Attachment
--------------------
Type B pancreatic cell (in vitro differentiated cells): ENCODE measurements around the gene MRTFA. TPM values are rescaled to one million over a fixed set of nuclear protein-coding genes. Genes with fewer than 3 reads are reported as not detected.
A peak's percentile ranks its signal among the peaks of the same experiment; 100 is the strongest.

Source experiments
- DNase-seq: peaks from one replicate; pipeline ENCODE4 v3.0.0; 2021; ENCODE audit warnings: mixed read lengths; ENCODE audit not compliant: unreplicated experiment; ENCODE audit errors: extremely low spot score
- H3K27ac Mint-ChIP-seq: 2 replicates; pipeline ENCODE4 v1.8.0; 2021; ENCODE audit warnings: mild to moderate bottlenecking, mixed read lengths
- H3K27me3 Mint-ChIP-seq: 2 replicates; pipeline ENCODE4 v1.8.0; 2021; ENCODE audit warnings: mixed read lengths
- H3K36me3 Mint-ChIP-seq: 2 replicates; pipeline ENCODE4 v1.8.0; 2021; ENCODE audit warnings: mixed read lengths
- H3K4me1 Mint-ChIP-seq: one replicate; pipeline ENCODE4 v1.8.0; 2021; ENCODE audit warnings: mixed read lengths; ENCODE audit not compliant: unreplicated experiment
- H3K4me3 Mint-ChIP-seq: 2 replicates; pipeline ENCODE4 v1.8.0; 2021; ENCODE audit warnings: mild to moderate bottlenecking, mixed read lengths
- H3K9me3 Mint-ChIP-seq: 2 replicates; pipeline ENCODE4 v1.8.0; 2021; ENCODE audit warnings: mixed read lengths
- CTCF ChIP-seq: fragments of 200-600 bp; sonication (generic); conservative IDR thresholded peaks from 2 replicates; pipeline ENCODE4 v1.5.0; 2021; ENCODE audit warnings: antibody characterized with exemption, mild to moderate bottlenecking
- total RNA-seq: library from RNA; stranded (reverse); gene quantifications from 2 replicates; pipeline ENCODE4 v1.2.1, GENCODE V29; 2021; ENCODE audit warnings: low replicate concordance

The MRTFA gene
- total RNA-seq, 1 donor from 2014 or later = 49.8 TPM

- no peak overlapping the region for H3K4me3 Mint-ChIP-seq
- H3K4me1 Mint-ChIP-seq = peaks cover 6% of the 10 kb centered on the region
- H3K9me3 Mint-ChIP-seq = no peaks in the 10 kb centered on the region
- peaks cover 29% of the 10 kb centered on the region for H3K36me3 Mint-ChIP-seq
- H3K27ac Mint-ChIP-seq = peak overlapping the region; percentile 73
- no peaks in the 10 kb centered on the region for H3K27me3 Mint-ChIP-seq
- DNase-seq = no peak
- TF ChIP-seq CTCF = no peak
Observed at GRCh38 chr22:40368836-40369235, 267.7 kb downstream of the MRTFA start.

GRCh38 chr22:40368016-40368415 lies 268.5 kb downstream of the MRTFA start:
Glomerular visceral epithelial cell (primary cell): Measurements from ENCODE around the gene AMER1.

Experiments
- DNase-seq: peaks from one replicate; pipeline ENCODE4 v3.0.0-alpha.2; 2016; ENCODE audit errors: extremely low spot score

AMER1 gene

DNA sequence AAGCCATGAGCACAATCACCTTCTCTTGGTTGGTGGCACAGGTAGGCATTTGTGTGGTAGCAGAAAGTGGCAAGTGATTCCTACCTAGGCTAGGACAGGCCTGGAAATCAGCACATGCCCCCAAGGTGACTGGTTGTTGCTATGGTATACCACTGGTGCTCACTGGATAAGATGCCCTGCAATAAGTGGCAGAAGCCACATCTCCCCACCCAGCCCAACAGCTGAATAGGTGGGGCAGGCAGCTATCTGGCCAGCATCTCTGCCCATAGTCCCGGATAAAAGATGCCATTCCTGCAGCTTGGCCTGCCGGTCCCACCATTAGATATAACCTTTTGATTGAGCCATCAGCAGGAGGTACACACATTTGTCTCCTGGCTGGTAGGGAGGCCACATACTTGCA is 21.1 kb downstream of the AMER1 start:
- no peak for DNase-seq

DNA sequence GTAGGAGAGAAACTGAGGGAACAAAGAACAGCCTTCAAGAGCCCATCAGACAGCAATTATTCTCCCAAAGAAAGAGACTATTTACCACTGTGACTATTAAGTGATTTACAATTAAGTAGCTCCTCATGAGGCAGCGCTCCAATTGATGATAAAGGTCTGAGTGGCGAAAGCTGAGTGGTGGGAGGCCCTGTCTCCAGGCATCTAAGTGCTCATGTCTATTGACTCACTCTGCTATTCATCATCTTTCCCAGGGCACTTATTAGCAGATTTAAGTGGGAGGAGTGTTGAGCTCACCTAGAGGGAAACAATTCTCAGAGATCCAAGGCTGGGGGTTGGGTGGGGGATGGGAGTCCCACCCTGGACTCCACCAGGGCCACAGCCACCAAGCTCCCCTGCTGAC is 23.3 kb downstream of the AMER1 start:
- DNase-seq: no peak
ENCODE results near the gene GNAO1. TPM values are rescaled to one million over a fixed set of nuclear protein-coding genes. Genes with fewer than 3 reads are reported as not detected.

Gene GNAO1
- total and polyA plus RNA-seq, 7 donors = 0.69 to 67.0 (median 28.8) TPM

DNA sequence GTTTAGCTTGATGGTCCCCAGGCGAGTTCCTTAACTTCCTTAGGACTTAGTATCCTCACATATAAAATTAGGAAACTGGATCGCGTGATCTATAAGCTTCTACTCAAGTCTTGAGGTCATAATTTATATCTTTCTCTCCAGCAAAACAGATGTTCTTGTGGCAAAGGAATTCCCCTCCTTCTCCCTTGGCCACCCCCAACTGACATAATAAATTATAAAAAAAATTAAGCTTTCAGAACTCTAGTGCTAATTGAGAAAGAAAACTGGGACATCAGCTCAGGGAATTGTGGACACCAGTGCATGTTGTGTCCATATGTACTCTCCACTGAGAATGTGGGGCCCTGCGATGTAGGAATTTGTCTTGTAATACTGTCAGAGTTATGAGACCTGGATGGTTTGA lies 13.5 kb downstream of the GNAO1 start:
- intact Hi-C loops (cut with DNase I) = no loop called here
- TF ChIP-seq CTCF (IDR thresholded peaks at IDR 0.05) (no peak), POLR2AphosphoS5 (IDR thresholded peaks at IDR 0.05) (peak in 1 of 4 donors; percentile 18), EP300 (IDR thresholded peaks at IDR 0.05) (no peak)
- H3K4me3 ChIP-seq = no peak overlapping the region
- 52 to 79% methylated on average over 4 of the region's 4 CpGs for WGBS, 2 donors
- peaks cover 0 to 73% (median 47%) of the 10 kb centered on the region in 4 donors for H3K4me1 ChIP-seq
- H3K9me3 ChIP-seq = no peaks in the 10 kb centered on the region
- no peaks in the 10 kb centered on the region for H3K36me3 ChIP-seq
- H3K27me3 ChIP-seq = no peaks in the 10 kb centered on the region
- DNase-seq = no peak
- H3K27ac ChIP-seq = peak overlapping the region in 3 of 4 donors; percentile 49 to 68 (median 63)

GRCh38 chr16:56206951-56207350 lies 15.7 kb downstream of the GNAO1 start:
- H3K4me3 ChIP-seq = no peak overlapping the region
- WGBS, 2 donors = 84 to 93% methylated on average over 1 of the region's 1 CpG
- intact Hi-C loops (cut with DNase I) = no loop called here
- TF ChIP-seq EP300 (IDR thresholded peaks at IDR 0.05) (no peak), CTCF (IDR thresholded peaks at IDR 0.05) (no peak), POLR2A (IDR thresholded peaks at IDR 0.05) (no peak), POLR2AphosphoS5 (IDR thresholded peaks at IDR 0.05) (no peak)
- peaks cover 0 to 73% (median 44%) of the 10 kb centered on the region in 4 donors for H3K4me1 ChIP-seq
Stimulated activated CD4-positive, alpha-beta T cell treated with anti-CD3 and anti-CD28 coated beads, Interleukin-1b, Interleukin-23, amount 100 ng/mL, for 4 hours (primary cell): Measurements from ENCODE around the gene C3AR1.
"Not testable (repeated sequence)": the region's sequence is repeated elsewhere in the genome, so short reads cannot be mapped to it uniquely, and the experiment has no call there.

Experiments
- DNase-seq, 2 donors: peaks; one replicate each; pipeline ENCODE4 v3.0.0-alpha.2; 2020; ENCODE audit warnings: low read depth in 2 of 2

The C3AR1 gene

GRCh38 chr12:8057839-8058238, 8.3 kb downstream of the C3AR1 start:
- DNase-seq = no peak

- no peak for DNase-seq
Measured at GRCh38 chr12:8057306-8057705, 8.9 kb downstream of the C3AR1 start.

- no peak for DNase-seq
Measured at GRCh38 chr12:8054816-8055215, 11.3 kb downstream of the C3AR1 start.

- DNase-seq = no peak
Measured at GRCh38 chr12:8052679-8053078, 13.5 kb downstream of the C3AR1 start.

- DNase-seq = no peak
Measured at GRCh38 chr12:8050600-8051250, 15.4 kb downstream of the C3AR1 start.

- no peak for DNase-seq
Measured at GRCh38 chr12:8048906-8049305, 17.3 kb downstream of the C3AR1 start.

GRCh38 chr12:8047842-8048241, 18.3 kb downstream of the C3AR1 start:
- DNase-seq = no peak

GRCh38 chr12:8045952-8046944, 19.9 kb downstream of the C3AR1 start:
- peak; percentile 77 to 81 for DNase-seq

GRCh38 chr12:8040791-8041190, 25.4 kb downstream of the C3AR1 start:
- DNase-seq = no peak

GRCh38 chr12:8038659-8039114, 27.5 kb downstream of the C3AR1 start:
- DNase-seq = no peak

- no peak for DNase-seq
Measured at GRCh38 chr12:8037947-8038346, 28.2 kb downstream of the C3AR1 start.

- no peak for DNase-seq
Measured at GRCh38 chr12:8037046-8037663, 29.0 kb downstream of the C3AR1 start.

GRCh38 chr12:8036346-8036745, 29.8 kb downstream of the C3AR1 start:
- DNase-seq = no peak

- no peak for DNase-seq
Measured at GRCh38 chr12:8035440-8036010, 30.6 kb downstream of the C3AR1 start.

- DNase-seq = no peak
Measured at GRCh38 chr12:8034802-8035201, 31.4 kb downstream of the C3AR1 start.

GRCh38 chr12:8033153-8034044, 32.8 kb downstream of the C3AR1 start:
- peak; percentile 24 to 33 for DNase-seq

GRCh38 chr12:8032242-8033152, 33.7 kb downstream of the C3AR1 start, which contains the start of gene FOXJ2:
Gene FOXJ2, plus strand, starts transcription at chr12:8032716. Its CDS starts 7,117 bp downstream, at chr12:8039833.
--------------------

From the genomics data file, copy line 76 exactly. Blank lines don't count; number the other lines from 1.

GRCh38 chr12:8038659-8039114, 27.5 kb downstream of the C3AR1 start: